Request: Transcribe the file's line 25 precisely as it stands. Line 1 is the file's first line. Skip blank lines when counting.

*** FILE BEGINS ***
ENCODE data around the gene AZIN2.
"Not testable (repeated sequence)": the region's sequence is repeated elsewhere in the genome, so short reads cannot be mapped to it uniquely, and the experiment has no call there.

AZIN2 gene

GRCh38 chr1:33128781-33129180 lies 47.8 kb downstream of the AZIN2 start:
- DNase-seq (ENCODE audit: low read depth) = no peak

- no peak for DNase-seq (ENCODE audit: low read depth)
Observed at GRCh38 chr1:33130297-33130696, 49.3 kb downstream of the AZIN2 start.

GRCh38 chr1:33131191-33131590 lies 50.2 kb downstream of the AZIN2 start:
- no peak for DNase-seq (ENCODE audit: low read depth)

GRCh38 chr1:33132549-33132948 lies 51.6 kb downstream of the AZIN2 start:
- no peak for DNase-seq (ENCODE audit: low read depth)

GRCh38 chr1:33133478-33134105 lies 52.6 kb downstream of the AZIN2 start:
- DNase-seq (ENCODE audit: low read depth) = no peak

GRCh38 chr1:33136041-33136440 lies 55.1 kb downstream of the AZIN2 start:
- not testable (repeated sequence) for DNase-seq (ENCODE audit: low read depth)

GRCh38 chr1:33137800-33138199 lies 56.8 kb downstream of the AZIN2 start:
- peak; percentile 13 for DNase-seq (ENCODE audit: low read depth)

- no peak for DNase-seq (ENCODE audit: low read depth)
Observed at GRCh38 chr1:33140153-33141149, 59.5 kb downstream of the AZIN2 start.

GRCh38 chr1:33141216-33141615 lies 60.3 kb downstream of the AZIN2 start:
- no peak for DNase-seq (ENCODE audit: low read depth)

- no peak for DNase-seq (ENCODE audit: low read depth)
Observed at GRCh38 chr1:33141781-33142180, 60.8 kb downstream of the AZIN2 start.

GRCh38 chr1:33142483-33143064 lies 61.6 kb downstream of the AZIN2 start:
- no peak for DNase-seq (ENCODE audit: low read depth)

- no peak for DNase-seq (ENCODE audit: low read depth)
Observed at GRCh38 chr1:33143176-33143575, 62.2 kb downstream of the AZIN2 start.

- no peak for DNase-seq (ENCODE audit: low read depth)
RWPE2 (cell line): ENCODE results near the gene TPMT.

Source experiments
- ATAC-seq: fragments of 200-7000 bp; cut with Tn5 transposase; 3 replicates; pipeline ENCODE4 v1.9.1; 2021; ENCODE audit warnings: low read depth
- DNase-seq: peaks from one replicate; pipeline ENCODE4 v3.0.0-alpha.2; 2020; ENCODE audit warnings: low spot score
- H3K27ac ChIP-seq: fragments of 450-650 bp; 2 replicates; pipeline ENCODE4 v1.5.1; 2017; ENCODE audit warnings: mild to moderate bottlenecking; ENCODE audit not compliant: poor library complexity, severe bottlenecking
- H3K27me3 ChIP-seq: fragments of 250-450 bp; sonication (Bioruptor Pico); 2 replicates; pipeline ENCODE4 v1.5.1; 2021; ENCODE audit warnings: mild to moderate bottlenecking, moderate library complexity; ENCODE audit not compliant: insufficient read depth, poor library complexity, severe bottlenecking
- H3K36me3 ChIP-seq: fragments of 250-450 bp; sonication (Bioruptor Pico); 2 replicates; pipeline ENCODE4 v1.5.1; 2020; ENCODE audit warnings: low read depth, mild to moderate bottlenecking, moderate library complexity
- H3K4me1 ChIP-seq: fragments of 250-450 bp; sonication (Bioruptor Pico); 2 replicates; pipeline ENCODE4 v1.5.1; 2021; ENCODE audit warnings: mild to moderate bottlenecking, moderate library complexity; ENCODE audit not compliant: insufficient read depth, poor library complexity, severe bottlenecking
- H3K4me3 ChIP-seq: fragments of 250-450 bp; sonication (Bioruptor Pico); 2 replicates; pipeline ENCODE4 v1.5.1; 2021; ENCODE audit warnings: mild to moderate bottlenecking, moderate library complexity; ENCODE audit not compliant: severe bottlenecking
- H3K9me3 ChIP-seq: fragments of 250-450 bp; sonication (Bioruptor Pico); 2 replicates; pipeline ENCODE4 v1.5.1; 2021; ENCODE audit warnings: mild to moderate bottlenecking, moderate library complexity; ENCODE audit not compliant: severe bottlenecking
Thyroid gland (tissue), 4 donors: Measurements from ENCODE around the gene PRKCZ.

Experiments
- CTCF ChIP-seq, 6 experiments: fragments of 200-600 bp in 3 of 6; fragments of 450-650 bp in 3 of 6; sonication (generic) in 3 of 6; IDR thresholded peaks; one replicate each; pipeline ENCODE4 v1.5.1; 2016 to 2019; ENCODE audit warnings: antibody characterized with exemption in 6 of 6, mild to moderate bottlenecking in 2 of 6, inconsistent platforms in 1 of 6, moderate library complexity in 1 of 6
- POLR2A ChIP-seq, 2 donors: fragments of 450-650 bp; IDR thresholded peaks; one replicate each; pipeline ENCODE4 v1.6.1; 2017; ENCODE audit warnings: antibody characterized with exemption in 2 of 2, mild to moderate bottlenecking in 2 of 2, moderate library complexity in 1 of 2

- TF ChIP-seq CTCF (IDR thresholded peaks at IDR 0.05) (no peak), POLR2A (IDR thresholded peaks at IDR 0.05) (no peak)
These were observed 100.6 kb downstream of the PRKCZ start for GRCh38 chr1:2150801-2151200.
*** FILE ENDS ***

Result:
- no peak for DNase-seq (ENCODE audit: low read depth)